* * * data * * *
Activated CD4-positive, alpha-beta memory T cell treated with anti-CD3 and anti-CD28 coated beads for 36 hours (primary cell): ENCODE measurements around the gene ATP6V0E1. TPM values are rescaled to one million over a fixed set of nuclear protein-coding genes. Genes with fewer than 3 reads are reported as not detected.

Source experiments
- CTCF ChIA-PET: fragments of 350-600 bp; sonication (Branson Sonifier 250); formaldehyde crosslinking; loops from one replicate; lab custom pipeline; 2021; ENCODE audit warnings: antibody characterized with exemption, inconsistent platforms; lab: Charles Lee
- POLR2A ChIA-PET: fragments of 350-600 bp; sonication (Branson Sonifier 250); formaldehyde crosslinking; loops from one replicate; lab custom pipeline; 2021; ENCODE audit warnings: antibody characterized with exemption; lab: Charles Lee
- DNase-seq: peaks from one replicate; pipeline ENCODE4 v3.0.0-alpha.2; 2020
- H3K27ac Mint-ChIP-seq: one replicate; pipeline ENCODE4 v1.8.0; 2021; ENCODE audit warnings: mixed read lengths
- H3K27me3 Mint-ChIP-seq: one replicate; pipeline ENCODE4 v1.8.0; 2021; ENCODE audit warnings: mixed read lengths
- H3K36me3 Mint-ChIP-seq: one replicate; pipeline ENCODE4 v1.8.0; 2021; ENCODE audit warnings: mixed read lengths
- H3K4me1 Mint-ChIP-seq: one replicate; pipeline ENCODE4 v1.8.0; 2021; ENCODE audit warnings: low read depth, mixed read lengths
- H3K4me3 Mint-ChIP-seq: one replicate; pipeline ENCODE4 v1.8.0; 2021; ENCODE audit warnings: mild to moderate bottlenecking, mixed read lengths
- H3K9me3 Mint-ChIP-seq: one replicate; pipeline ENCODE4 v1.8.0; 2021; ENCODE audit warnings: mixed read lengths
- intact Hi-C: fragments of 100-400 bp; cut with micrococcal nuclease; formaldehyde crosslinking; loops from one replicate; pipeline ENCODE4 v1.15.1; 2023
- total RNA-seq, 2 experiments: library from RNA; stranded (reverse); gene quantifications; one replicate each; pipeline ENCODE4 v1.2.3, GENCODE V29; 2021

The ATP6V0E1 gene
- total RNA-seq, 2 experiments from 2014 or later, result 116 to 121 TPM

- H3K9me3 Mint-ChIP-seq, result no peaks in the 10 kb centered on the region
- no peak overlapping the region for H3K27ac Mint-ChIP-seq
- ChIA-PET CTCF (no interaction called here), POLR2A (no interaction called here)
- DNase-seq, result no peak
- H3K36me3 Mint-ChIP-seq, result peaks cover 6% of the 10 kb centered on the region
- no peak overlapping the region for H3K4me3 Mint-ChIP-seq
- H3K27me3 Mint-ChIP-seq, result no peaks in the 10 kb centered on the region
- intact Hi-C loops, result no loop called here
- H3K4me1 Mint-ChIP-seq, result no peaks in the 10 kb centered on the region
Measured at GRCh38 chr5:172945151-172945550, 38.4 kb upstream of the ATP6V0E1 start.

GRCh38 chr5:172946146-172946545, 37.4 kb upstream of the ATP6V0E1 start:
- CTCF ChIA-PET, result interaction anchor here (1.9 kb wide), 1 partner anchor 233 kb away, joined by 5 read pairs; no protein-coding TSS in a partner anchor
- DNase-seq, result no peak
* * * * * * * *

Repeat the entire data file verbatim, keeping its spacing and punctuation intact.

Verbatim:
Activated CD4-positive, alpha-beta memory T cell treated with anti-CD3 and anti-CD28 coated beads for 36 hours (primary cell): ENCODE measurements around the gene ATP6V0E1. TPM values are rescaled to one million over a fixed set of nuclear protein-coding genes. Genes with fewer than 3 reads are reported as not detected.

Source experiments
- CTCF ChIA-PET: fragments of 350-600 bp; sonication (Branson Sonifier 250); formaldehyde crosslinking; loops from one replicate; lab custom pipeline; 2021; ENCODE audit warnings: antibody characterized with exemption, inconsistent platforms; lab: Charles Lee
- POLR2A ChIA-PET: fragments of 350-600 bp; sonication (Branson Sonifier 250); formaldehyde crosslinking; loops from one replicate; lab custom pipeline; 2021; ENCODE audit warnings: antibody characterized with exemption; lab: Charles Lee
- DNase-seq: peaks from one replicate; pipeline ENCODE4 v3.0.0-alpha.2; 2020
- H3K27ac Mint-ChIP-seq: one replicate; pipeline ENCODE4 v1.8.0; 2021; ENCODE audit warnings: mixed read lengths
- H3K27me3 Mint-ChIP-seq: one replicate; pipeline ENCODE4 v1.8.0; 2021; ENCODE audit warnings: mixed read lengths
- H3K36me3 Mint-ChIP-seq: one replicate; pipeline ENCODE4 v1.8.0; 2021; ENCODE audit warnings: mixed read lengths
- H3K4me1 Mint-ChIP-seq: one replicate; pipeline ENCODE4 v1.8.0; 2021; ENCODE audit warnings: low read depth, mixed read lengths
- H3K4me3 Mint-ChIP-seq: one replicate; pipeline ENCODE4 v1.8.0; 2021; ENCODE audit warnings: mild to moderate bottlenecking, mixed read lengths
- H3K9me3 Mint-ChIP-seq: one replicate; pipeline ENCODE4 v1.8.0; 2021; ENCODE audit warnings: mixed read lengths
- intact Hi-C: fragments of 100-400 bp; cut with micrococcal nuclease; formaldehyde crosslinking; loops from one replicate; pipeline ENCODE4 v1.15.1; 2023
- total RNA-seq, 2 experiments: library from RNA; stranded (reverse); gene quantifications; one replicate each; pipeline ENCODE4 v1.2.3, GENCODE V29; 2021

The ATP6V0E1 gene
- total RNA-seq, 2 experiments from 2014 or later, result 116 to 121 TPM

- H3K9me3 Mint-ChIP-seq, result no peaks in the 10 kb centered on the region
- no peak overlapping the region for H3K27ac Mint-ChIP-seq
- ChIA-PET CTCF (no interaction called here), POLR2A (no interaction called here)
- DNase-seq, result no peak
- H3K36me3 Mint-ChIP-seq, result peaks cover 6% of the 10 kb centered on the region
- no peak overlapping the region for H3K4me3 Mint-ChIP-seq
- H3K27me3 Mint-ChIP-seq, result no peaks in the 10 kb centered on the region
- intact Hi-C loops, result no loop called here
- H3K4me1 Mint-ChIP-seq, result no peaks in the 10 kb centered on the region
Measured at GRCh38 chr5:172945151-172945550, 38.4 kb upstream of the ATP6V0E1 start.

GRCh38 chr5:172946146-172946545, 37.4 kb upstream of the ATP6V0E1 start:
- CTCF ChIA-PET, result interaction anchor here (1.9 kb wide), 1 partner anchor 233 kb away, joined by 5 read pairs; no protein-coding TSS in a partner anchor
- DNase-seq, result no peak